Some people think that because they live for all things neoclassical, chintz and a good chinoiserie, they will never “go modern”. I, however, disagree. One must recognize that the two spheres of design in fact strengthen the other and thus, they should be embraced.

As a ‘Traditionalist’ myself, I genuinely love the defining elements of such design, however I also believe in the beauty of harnessing a slightly different aesthetic when a certain opportunity beckons.

At the home’s entry, horizontal lines lend to a contemporary tone. We added extra life with two or three traditional pieces- an antique Empire Mirror- and an aged and pieced dhurrie.

I have had the pleasure of working with my clients on such an intimate level, that often, I design not just their primary residence, but other homes where they live to seek respite. A second home, or a place with a very strong tie to a particular landscape, can welcome moments of modernity and can often be a stage for exploring a slightly different mood. From the mountains to the beach, nature can often set the tone for how the interior of the home is considered. Though it sounds contradictory, the landscape is often the focus of life in these homes, not necessarily all of the trimmings indoors.

Wicker is always in and is often associated with classic design. Here, the perfect marriage of modern and traditional.

As I reflect on our Casa Leggera project, this home answers to those notions. It is modern yet traditional. It flirts with modern design elements, but keeps a classic sensibility. This project is indeed a weekend home, with an incredible desert setting set against dramatic sandstone mountains, lava rock and tumbling textures of fauna and flora. In other words, the landscape is the main character. She is center stage, and as a designer, it is our job to honor and enhance her role.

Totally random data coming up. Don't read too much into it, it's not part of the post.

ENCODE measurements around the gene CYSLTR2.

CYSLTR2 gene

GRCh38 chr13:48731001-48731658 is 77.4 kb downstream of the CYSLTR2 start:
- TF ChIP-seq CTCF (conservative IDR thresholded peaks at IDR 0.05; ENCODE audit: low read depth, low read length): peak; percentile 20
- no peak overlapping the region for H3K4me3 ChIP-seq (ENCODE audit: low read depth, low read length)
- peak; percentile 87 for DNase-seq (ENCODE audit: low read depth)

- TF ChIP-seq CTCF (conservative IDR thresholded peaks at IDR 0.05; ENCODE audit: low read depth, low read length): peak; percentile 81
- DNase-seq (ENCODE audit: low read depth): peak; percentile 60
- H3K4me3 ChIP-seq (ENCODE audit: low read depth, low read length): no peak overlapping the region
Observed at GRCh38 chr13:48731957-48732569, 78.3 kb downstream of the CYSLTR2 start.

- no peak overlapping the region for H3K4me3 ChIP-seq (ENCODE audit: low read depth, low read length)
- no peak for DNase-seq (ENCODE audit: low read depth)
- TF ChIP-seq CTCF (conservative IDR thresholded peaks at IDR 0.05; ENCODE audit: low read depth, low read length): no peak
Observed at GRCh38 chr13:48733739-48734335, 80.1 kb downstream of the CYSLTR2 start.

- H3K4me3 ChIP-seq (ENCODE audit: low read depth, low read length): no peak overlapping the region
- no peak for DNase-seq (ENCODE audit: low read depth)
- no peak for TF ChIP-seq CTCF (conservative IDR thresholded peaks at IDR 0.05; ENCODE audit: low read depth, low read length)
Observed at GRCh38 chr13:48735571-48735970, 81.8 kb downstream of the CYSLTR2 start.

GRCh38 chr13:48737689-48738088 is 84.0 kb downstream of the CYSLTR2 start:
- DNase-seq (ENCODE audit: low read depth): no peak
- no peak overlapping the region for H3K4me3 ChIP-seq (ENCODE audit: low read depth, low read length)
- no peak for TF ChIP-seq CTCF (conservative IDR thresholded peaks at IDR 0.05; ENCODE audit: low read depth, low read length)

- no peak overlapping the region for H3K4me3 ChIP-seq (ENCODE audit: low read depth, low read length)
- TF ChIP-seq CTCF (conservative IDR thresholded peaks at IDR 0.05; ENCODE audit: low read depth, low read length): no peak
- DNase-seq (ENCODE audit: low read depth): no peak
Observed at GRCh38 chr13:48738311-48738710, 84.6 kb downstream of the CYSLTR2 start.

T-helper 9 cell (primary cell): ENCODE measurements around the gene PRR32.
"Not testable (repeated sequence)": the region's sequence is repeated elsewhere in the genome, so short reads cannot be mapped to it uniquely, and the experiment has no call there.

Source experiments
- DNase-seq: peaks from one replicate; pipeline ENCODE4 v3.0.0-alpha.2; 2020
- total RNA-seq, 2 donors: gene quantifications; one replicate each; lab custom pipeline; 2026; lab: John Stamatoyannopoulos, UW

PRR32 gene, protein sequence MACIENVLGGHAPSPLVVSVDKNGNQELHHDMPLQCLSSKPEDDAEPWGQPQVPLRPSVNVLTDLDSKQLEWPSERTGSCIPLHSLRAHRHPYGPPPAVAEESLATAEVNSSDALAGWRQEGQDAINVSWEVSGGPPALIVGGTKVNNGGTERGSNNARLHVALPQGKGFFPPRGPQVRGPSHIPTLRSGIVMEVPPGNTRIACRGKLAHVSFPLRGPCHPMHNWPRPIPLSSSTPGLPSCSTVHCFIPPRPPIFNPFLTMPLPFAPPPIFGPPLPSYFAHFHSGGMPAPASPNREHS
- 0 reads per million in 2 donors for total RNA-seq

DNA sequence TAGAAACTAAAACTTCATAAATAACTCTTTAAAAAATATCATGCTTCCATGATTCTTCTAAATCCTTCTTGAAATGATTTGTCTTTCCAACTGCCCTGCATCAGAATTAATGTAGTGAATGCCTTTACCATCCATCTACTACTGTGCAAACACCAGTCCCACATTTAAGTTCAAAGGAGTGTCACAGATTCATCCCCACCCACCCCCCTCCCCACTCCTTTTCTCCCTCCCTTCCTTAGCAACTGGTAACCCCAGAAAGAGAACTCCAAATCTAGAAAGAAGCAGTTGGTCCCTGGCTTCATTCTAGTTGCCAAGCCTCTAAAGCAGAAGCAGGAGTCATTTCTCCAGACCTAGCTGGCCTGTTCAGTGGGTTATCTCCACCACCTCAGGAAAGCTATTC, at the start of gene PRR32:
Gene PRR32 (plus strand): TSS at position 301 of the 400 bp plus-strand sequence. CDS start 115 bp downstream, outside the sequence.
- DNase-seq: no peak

Clean linear lines are abundant in the kitchen to include the vertically planked cerused cabinetry. The open shelving allows for curvilinear accessories to soften the otherwise rectilinear space and bring traditional practicality to an otherwise contemporary kitchen. The handmade tiles on the walls also lend another layer of texture- also softening and contrasting the other hard surfaces in this space.

In a remarkable landscape that provides one with a particular sense of zen from the beautiful chaos of our lives, it can be freeing to strip down our homes with a rather edited approach. 

Outside, a dramatic desert landscape sets the stage to explore a slightly different mood indoors.

Drink in the view! Large windows with a deep tie to architectural details frame the outdoor landscape. Soft woven accents in the pillow embroidery, boucle upholstery, rattan, and antique Native American basket take the edge off the contemporary lines.

Here are a few of my favorite ways to incorporate modern design into a classical interior: 

  • Keep accessories clean lined, minimal and functional (think bowls, trays, books & boxes)!
  • Maintain larger scale proportions on case goods.
  • Use art to underline a theme or act as a punctuation mark. Contemporary art makes traditional interiors look fresh; and conversely, English School or Old Masters look so bold in a modern interior.
  • Use a clear color palette- think fresh, naturally occurring spring colors – for a more traditional take on a modern interior.
  • Horizontal lines (and stripes!) can really bring a fresh approach to traditional decorating. At Casa Leggera, horizontal lines are used as a motif inside to repeat nature’s view seen through tall picture windows. Traditional elements like rattan, seersucker fabric, stripes, raked limestone, grass shades, and trimmed lampshades- all reinforce that naturally occurring theme outside.
Stripes! Though somewhat of a modern feel to this space, the stripe design on this ping pong table is a playful nod to the stripe-loving prepster!

A dose of texture-driven tranquility. Screens are a hallmark of traditional design, and here they add a nice layer in an otherwise contemporary bedroom.